The Real Reason Boys Wore Dresses In Victorian Times

These days, the idea of dressing children in clothes that aren't marketed towards a specific gender is becoming a thing, as HuffPost points out. Of course, a generation ago, baby girls were all about pink, baby boys were all about blue, and as each gender aged out of infancy, their parents continued to dress them in "boy clothes" and "girl clothes," as Britannica notes.

Perhaps surprisingly, as recently as 130 or so years ago, parents paid little to no attention to their children's gender — at least, in infancy and up until about age seven or eight. In looking at paintings and photos from the Victorian era, it can be hard to tell the boys from the girls, since parents would put little boys in dresses just as often as they did for little girls. However, this was not done out of forward-thinking attitudes about gender roles, according to The Vintage News. Rather, it was done for a variety of practical reasons.

From dresses to the onesie

Whether a child was born in a middle-class American home in 2022, or a Victorian manor in 1882, one fundamental truth of parenting was and is the same for both children: When you're raising a baby, ready access to the stinky bits is a top priority. Changing a diaper must be done as soon as possible after it's soiled, lest the tot develops a rash. The procedure must also be done quickly, as babies are not going to hold still for long. Further still, when it's time for potty training, having to fuss about with snaps and zippers and such just won't do.

For these reasons and others, the children's clothing industry has developed clothes that can be removed quickly, or can be moved aside to access the parts that need attention. However, until about a century ago, this wasn't a thing. Parents instead put their children — boys and girls — in dresses. It made diaper changing easier, it made potty training easier, and they left room for growing bodies, according to Babyology.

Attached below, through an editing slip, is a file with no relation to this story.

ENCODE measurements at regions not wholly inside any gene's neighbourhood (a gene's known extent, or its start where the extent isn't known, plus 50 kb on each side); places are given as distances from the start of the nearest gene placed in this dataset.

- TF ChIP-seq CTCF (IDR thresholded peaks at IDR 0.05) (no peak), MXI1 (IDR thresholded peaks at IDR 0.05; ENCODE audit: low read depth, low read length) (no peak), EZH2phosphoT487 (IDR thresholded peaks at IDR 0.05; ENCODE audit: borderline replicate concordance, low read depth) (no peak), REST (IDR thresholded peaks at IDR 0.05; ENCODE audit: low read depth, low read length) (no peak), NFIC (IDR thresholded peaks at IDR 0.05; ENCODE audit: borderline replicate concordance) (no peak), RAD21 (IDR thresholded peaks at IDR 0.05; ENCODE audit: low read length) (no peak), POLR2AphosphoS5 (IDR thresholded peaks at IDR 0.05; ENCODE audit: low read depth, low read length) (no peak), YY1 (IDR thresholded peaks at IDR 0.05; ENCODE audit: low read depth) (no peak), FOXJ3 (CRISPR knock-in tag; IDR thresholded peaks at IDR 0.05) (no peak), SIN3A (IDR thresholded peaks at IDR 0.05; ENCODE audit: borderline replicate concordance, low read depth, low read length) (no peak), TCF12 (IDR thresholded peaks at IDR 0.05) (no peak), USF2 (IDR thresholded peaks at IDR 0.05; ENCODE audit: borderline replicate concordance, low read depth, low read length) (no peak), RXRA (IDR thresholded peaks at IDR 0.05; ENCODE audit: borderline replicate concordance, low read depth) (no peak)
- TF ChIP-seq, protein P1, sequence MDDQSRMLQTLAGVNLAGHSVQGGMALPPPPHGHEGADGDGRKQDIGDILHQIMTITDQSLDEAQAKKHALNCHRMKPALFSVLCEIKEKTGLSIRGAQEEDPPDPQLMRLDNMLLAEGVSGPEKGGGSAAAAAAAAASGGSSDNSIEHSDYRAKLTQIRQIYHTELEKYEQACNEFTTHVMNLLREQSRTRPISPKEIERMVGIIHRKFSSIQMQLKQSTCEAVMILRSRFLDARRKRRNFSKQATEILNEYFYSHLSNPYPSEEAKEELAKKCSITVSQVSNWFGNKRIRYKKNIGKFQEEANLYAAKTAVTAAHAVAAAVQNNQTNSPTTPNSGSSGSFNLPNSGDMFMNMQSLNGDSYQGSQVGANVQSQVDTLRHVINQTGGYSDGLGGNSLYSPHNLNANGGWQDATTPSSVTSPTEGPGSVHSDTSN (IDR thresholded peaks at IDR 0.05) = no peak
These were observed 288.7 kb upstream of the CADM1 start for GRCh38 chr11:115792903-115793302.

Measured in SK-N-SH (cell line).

There were, however, some minor differences between boys' dresses and girls' dresses. Boy's dresses were often in darker colors or had features — such as an opening down the front — that wouldn't appear on the girls' dresses.

What is Breeching?

Your grandmother or great-grandmother may have warned you, back in the day, that you were getting "too big for your britches." The word "britches" is a colloquialism that came from the word "breeches," which is what we in the 21st century would describe as trousers or pants.

In the days when infant and toddler boys wore dresses, they of course didn't wear them into adulthood. According to The Herald Bulletin, a young lad would usually start wearing pants when he was bundled off to school and presumably was old enough to manipulate the buttons, straps, and zippers on the garments. In a far more uncomfortable reality: when he was old enough to go to work.

For boys in families with the time, money, and wherewithal to make a thing about it, a boy transitioning into pants was something of a special occasion, according to Babyology. The process was called "breeching" and, in some cases, the young lad would mark the occasion by being gifted a toy sword.